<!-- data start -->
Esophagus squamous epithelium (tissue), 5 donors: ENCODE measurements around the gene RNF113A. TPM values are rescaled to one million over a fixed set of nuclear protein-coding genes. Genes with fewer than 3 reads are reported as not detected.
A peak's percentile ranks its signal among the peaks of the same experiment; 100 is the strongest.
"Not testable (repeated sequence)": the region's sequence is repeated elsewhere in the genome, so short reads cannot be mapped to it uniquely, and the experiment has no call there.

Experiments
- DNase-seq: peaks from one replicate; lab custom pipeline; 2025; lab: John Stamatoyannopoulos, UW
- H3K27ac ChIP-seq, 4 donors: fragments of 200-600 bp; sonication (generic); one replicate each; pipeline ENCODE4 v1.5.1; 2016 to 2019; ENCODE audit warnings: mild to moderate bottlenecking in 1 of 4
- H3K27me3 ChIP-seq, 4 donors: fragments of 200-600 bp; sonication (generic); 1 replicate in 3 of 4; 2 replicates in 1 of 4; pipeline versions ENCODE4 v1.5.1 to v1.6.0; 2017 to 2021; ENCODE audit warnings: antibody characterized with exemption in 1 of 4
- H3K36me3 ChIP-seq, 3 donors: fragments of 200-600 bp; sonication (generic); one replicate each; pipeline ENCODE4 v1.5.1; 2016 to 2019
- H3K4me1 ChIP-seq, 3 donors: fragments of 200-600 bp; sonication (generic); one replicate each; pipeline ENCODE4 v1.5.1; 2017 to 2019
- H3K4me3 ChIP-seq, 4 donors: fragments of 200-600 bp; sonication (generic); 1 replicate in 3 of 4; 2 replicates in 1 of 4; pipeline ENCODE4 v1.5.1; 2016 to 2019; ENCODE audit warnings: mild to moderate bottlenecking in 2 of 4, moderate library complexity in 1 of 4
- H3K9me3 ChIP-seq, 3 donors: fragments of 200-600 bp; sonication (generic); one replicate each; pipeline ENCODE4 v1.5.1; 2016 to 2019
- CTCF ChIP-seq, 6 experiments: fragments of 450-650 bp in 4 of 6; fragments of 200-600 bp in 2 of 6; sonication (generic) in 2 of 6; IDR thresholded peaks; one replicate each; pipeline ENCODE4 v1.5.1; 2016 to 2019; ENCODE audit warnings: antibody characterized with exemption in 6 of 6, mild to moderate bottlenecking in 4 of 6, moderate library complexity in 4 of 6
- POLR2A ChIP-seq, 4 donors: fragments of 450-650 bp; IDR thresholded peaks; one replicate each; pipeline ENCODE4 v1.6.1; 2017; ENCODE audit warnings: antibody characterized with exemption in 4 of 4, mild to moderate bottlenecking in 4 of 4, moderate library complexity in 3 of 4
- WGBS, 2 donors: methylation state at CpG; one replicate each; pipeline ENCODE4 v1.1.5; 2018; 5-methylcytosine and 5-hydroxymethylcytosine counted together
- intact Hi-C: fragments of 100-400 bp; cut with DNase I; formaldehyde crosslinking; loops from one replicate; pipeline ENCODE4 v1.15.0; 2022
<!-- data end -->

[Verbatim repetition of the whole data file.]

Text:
Esophagus squamous epithelium (tissue), 5 donors: ENCODE measurements around the gene RNF113A. TPM values are rescaled to one million over a fixed set of nuclear protein-coding genes. Genes with fewer than 3 reads are reported as not detected.
A peak's percentile ranks its signal among the peaks of the same experiment; 100 is the strongest.
"Not testable (repeated sequence)": the region's sequence is repeated elsewhere in the genome, so short reads cannot be mapped to it uniquely, and the experiment has no call there.

Experiments
- DNase-seq: peaks from one replicate; lab custom pipeline; 2025; lab: John Stamatoyannopoulos, UW
- H3K27ac ChIP-seq, 4 donors: fragments of 200-600 bp; sonication (generic); one replicate each; pipeline ENCODE4 v1.5.1; 2016 to 2019; ENCODE audit warnings: mild to moderate bottlenecking in 1 of 4
- H3K27me3 ChIP-seq, 4 donors: fragments of 200-600 bp; sonication (generic); 1 replicate in 3 of 4; 2 replicates in 1 of 4; pipeline versions ENCODE4 v1.5.1 to v1.6.0; 2017 to 2021; ENCODE audit warnings: antibody characterized with exemption in 1 of 4
- H3K36me3 ChIP-seq, 3 donors: fragments of 200-600 bp; sonication (generic); one replicate each; pipeline ENCODE4 v1.5.1; 2016 to 2019
- H3K4me1 ChIP-seq, 3 donors: fragments of 200-600 bp; sonication (generic); one replicate each; pipeline ENCODE4 v1.5.1; 2017 to 2019
- H3K4me3 ChIP-seq, 4 donors: fragments of 200-600 bp; sonication (generic); 1 replicate in 3 of 4; 2 replicates in 1 of 4; pipeline ENCODE4 v1.5.1; 2016 to 2019; ENCODE audit warnings: mild to moderate bottlenecking in 2 of 4, moderate library complexity in 1 of 4
- H3K9me3 ChIP-seq, 3 donors: fragments of 200-600 bp; sonication (generic); one replicate each; pipeline ENCODE4 v1.5.1; 2016 to 2019
- CTCF ChIP-seq, 6 experiments: fragments of 450-650 bp in 4 of 6; fragments of 200-600 bp in 2 of 6; sonication (generic) in 2 of 6; IDR thresholded peaks; one replicate each; pipeline ENCODE4 v1.5.1; 2016 to 2019; ENCODE audit warnings: antibody characterized with exemption in 6 of 6, mild to moderate bottlenecking in 4 of 6, moderate library complexity in 4 of 6
- POLR2A ChIP-seq, 4 donors: fragments of 450-650 bp; IDR thresholded peaks; one replicate each; pipeline ENCODE4 v1.6.1; 2017; ENCODE audit warnings: antibody characterized with exemption in 4 of 4, mild to moderate bottlenecking in 4 of 4, moderate library complexity in 3 of 4
- WGBS, 2 donors: methylation state at CpG; one replicate each; pipeline ENCODE4 v1.1.5; 2018; 5-methylcytosine and 5-hydroxymethylcytosine counted together
- intact Hi-C: fragments of 100-400 bp; cut with DNase I; formaldehyde crosslinking; loops from one replicate; pipeline ENCODE4 v1.15.0; 2022